Seven hundred feet up. I stared into a shadowy chimney, as Chris handed me the rack. Sucking in a deep breath, I inched my way up until I reached a large flake on a small ledge. As I tested it with my palm, the suitcase sized-flake crunched as it teetered back and forth. “This thing is super sketch,” I called to Chris. “I can’t get past it.” If I released the flake, it could take out Chris, the ropes and me.
Five months earlier, I’d sat comfortably in my favorite coffee shop. I scrolled through my emails, daydreaming of alpine starts, the feel of orange granite under my fingertips, and splitter cracks shooting skyward. A message from the American Alpine Club popped up with an invitation to apply for the Live Your Dream grant, and my mind raced with ideas.
I was almost 50 and felt like my best climbing days were slipping away. With a list of routes I wanted to tick, I’d concocted a crazy scheme to climb 50 climbs across North America before my 50th birthday.
I dubbed my project Climb50x50. I secured the URL, designed a website to showcase my climbs and, of course, set up a blog. My wife Bronwyn, certain I was suffering a mid-life crisis, reasoned that a few repairs to our Volkswagen Westy and a handful of plane tickets would cause less financial strain on our family than me quitting my job and moving to Camp 4.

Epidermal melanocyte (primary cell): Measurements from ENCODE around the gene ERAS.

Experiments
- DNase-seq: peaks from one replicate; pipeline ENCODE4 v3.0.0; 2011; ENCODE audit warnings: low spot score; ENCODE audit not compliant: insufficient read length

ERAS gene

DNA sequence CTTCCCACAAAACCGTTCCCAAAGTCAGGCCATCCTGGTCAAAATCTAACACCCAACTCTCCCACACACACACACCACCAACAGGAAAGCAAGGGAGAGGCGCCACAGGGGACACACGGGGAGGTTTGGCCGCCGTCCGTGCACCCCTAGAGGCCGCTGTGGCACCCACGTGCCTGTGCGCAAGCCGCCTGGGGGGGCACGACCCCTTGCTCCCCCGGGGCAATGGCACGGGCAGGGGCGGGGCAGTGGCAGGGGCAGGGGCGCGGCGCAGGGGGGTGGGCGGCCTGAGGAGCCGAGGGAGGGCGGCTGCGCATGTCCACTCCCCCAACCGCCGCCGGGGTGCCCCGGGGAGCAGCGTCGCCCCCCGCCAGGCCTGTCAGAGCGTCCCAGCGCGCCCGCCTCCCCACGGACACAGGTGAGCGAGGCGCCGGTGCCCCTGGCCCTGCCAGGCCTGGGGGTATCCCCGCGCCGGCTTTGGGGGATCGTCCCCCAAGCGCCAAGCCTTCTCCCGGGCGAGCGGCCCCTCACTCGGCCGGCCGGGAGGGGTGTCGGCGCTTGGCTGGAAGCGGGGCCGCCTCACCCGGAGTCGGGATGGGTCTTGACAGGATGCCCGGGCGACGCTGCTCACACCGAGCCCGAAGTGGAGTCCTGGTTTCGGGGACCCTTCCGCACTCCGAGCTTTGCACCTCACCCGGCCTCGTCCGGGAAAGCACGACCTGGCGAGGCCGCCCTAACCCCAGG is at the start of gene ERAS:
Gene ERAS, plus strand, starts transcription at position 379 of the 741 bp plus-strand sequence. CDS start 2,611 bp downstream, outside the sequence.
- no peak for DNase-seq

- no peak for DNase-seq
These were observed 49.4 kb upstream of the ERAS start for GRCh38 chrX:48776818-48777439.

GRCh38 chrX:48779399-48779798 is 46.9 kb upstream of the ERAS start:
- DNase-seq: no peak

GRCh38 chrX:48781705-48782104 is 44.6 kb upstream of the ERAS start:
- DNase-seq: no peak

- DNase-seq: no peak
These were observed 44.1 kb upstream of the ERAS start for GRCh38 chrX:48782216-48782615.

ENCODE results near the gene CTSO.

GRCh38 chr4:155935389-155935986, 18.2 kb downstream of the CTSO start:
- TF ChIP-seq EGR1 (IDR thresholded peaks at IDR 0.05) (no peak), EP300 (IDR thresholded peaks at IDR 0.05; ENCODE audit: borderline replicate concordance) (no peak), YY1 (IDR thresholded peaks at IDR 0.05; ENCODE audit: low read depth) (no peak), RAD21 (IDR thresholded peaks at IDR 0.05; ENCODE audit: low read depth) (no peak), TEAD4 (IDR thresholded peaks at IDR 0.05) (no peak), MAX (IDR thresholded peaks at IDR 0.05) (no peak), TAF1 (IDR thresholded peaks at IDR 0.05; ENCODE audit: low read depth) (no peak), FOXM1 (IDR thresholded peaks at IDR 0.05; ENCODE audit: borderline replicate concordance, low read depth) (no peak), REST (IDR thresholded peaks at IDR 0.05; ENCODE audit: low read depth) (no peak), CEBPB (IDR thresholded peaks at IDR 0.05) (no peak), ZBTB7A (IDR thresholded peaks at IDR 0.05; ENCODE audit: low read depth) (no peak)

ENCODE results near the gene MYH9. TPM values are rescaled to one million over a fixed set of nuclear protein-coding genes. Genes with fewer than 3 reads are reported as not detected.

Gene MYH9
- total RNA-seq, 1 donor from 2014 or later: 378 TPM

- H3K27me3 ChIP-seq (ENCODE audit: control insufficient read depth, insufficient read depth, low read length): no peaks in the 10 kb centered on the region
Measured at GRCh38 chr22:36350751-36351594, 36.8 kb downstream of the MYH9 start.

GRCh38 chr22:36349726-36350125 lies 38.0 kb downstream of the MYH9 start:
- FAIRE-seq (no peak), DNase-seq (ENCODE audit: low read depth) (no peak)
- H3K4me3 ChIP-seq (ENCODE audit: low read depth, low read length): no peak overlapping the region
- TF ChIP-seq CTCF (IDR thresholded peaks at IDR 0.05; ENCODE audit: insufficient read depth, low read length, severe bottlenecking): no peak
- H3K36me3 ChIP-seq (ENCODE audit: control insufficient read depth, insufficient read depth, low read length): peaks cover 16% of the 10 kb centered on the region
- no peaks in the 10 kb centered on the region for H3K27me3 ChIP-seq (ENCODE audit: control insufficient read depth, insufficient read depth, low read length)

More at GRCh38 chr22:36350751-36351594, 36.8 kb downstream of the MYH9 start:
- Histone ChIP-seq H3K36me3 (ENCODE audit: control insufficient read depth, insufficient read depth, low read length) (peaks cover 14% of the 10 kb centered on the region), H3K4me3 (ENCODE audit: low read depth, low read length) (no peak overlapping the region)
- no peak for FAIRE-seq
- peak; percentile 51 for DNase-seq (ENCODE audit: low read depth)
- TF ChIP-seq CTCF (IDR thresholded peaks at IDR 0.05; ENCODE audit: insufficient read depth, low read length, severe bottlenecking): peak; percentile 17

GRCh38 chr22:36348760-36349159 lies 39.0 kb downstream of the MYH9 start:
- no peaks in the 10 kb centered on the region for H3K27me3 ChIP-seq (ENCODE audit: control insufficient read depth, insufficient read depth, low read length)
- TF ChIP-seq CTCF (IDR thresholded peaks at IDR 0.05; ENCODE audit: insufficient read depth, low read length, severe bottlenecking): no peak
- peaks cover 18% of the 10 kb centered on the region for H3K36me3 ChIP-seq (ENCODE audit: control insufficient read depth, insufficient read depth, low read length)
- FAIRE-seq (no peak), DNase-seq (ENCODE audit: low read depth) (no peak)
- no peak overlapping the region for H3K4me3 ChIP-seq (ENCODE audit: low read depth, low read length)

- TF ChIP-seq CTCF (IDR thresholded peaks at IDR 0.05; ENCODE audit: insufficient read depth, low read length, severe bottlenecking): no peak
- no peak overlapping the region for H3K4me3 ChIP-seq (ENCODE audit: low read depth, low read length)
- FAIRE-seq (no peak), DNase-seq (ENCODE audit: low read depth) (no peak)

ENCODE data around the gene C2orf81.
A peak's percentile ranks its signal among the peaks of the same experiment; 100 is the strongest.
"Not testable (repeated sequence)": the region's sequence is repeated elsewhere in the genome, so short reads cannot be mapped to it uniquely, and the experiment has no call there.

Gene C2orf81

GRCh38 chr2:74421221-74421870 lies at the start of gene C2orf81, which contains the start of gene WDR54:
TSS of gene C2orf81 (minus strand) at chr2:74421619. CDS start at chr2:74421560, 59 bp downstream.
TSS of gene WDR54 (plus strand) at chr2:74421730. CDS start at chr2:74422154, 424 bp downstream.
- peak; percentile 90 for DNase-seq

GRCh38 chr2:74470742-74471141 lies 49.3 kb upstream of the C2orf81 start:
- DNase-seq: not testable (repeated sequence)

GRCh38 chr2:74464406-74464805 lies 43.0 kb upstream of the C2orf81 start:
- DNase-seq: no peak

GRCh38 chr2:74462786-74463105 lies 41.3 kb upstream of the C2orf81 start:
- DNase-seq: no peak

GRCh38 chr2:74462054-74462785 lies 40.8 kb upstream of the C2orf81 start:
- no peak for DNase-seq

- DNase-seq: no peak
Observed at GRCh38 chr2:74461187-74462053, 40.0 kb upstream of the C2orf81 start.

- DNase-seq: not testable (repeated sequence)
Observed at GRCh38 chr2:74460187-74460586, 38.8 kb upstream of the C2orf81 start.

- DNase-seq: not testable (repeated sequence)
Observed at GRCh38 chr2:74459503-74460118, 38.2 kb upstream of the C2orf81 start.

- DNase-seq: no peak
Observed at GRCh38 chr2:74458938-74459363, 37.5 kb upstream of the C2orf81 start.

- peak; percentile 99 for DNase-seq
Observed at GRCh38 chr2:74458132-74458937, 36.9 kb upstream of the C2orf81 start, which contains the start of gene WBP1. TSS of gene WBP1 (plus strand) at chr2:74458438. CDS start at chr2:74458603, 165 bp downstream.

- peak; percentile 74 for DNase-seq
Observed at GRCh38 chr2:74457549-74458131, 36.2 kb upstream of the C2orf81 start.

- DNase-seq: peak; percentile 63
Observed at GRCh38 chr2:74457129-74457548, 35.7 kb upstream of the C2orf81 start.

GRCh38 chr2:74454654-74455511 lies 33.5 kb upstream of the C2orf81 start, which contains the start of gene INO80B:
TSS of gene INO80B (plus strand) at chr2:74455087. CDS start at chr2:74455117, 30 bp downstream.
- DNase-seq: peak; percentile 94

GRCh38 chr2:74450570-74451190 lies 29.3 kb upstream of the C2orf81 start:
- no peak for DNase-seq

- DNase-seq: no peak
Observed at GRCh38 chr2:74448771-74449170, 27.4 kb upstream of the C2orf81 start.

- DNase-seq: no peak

Staring at the email, I contemplated the question: What was my dream?
Of all the disciplines, I gravitated toward traditional climbing. I loved exposure and adventuring into the unknown. I traveled obsessively ticking off many of the classic trade routes: the Nose on El Cap, Direct Northwest Face of Half Dome, Northeast Ridge of Bugaboo Spire, Levitation 29, and Moonlight Buttress.
But, I had yet to place a bolt or find my way up a virgin wall.
I sent an email to my friend Chris Hirsch and told him about the grant. Chris, nearly half my age, was on a rampage. Since moving to Rapid City, South Dakota in 2009, he had established over 80 ground-up first ascents in the Black Hills and nearby Wyoming, with grades clocking in at 5.12 to 5.13+, and in a bold, run-out style.
Chris’ vision and unbridled energy to put up new routes in the Hills was reminiscent of a time 20 years earlier when the great partnership of Todd Skinner and Paul Piana paved their way across the Western states with groundbreaking ascents in the Black Hills, at Devils Tower and Wild Iris. Chris seemed hell bent on following in their footsteps with repeats of the duo’s Jackknife Matinee (5.13a) and the first ascent of Atomic Slap (5.13b). He onsighted Skinner’s Let Me Go Wild and Animal Cracker Land at Devils Tower, proving he could hold on to thin holds forever.